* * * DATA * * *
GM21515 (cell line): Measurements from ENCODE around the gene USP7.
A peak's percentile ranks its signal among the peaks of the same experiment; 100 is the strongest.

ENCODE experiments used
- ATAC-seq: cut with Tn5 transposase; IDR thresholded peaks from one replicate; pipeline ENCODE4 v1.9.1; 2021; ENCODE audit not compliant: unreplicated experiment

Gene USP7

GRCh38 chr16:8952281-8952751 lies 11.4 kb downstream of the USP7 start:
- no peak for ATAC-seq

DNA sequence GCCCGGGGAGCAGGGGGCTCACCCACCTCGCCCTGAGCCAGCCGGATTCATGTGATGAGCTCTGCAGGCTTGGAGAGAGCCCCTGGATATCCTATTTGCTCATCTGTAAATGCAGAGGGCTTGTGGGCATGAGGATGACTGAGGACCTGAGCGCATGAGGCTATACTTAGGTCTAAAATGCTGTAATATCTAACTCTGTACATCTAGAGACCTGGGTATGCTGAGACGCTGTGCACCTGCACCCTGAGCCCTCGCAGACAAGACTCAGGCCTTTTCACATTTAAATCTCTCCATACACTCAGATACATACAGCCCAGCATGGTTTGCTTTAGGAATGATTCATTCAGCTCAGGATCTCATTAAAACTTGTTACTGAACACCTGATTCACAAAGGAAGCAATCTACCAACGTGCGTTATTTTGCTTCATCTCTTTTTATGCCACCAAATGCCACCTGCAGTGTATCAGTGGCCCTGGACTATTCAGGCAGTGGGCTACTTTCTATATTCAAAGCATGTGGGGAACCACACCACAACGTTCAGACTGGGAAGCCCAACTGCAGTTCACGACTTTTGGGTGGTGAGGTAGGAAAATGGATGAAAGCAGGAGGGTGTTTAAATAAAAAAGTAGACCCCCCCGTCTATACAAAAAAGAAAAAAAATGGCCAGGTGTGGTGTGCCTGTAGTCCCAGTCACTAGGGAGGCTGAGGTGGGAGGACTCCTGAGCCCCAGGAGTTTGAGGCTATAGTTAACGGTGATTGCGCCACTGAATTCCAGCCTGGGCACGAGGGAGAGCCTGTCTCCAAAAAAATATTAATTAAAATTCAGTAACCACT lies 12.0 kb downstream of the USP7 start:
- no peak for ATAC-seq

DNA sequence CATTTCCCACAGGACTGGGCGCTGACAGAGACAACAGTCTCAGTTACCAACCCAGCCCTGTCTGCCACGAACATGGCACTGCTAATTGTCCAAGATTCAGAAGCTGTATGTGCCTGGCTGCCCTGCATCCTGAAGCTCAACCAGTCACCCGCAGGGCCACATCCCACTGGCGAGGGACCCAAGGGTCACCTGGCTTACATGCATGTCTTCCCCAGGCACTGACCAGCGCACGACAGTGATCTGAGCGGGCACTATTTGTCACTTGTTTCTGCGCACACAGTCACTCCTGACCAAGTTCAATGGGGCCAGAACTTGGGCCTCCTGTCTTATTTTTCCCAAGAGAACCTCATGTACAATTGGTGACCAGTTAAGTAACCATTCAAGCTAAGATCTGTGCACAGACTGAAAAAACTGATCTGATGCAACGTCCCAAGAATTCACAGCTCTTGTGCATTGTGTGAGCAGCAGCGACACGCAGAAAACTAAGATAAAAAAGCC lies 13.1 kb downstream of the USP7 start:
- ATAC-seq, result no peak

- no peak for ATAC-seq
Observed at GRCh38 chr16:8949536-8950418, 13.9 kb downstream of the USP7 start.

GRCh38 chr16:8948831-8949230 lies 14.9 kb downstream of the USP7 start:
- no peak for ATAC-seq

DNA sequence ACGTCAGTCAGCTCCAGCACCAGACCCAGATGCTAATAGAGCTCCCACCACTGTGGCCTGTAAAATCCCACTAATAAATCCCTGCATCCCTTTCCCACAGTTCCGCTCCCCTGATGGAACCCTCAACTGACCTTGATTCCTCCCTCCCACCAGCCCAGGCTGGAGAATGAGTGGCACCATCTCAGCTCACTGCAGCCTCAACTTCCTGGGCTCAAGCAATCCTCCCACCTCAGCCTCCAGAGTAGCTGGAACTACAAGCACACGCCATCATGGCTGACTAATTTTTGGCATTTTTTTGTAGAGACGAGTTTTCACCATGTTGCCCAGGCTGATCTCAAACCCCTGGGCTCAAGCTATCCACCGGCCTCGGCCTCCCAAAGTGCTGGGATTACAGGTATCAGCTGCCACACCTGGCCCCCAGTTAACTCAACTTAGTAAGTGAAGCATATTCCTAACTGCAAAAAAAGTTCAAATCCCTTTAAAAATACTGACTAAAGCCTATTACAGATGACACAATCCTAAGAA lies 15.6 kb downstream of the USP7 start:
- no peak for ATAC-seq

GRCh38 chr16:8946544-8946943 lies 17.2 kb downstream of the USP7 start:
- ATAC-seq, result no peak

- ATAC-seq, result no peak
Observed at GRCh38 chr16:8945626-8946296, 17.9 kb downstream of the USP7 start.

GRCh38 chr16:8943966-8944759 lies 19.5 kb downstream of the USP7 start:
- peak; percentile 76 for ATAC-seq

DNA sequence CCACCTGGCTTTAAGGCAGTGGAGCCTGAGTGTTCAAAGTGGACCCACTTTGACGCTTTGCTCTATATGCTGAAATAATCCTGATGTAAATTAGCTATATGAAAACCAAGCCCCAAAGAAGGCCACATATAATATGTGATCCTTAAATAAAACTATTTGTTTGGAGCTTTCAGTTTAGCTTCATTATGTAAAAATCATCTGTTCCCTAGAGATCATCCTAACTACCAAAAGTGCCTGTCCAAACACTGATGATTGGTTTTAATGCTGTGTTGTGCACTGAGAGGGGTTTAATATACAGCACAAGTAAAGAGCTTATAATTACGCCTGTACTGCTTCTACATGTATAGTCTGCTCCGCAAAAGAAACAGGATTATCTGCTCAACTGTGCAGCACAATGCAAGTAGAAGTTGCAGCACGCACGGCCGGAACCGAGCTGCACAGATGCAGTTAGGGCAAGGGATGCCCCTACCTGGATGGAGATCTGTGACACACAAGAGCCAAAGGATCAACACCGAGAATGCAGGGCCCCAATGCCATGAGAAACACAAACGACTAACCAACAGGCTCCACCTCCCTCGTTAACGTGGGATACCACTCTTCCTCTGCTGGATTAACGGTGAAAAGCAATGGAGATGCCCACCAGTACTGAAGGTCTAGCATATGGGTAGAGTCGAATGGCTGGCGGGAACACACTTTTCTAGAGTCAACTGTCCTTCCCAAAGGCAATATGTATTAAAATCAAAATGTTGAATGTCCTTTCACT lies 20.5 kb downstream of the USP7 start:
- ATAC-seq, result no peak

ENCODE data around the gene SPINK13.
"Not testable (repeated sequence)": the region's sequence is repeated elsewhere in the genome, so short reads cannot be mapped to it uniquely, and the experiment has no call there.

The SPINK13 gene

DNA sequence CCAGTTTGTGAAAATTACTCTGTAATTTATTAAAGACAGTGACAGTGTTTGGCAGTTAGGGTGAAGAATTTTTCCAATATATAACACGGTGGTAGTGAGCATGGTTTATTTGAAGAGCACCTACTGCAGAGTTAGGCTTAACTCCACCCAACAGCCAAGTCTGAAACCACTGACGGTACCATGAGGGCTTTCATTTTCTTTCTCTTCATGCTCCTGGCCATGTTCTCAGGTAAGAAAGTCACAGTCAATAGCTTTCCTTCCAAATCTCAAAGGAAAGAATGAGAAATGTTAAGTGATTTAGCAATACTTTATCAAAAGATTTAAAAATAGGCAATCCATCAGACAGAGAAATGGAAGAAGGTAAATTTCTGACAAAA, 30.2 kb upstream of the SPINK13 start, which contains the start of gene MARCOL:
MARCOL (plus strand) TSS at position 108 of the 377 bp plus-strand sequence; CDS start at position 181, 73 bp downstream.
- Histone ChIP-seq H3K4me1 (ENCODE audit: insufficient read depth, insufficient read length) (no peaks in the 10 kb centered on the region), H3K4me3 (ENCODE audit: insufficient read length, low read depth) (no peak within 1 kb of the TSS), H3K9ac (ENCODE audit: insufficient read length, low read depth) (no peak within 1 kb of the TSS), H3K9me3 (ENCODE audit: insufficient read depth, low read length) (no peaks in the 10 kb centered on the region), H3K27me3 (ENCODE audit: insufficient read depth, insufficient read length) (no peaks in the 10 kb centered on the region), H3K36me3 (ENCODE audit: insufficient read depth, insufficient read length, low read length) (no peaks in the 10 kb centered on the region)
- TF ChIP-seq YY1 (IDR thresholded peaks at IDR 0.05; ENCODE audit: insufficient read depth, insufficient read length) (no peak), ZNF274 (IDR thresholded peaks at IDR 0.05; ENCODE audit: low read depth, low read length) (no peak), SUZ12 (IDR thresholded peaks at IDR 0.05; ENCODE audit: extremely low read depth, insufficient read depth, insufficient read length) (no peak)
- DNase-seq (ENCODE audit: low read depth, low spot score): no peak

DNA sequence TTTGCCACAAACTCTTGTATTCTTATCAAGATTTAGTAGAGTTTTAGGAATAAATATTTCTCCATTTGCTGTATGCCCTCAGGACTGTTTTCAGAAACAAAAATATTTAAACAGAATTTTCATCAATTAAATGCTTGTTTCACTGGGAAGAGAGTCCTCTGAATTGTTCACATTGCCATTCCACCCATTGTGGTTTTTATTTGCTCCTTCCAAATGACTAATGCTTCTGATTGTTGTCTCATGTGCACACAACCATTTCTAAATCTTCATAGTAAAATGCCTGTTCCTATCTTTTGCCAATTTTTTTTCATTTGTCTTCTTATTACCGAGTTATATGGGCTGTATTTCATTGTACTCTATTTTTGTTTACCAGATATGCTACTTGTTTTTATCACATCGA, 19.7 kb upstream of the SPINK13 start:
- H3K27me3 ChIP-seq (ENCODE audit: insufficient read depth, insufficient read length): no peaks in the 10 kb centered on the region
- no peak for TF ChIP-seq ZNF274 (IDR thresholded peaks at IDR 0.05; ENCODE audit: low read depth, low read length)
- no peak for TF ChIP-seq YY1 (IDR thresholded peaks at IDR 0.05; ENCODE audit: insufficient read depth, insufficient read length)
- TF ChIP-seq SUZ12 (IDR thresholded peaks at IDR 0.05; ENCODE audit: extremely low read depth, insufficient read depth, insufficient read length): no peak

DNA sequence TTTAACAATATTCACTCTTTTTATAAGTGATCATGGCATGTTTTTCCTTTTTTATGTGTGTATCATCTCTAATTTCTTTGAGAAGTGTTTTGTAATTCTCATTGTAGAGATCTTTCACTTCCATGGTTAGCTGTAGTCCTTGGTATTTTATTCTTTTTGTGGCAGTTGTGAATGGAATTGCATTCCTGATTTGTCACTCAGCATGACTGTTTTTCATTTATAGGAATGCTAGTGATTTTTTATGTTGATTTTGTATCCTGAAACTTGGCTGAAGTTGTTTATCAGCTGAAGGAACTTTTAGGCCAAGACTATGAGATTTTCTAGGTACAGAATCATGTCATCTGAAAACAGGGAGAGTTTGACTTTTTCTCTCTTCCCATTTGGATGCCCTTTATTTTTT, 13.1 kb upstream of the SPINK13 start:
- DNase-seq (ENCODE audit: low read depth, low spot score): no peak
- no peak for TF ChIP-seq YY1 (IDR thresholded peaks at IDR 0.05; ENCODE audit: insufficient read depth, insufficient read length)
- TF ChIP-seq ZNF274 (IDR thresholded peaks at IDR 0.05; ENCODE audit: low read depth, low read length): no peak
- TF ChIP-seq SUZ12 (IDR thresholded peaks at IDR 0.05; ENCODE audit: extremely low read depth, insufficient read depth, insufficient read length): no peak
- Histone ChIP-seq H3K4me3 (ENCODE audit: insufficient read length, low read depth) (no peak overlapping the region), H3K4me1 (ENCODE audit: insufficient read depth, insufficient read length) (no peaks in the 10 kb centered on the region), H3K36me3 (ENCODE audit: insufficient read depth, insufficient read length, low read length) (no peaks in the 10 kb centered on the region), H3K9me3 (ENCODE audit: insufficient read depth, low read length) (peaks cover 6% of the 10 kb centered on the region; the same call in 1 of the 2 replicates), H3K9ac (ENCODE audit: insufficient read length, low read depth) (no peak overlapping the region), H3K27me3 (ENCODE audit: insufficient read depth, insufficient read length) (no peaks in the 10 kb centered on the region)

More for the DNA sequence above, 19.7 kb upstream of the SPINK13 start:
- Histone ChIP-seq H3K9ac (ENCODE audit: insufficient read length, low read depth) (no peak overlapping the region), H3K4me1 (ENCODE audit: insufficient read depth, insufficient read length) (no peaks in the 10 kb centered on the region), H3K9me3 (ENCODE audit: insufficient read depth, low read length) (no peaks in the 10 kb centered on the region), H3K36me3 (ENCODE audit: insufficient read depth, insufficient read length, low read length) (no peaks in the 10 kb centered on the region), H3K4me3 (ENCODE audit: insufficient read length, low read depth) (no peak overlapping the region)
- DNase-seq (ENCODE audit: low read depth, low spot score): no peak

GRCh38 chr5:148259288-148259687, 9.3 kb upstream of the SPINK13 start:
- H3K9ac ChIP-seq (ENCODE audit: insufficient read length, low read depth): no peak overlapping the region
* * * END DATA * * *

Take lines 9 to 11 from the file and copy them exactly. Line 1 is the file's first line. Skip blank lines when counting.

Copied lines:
- no peak for ATAC-seq

DNA sequence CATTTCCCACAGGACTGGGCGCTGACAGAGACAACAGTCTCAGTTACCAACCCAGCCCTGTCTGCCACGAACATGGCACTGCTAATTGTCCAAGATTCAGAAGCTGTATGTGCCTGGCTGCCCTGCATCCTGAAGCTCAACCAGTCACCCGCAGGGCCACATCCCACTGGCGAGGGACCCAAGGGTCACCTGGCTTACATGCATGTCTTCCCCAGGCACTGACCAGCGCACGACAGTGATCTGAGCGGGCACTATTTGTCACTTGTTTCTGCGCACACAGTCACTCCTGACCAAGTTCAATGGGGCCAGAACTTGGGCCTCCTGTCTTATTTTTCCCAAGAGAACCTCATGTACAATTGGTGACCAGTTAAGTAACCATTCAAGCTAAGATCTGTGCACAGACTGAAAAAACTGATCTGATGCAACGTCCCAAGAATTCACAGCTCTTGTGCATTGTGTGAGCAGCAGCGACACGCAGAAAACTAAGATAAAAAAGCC lies 13.1 kb downstream of the USP7 start:
- ATAC-seq, result no peak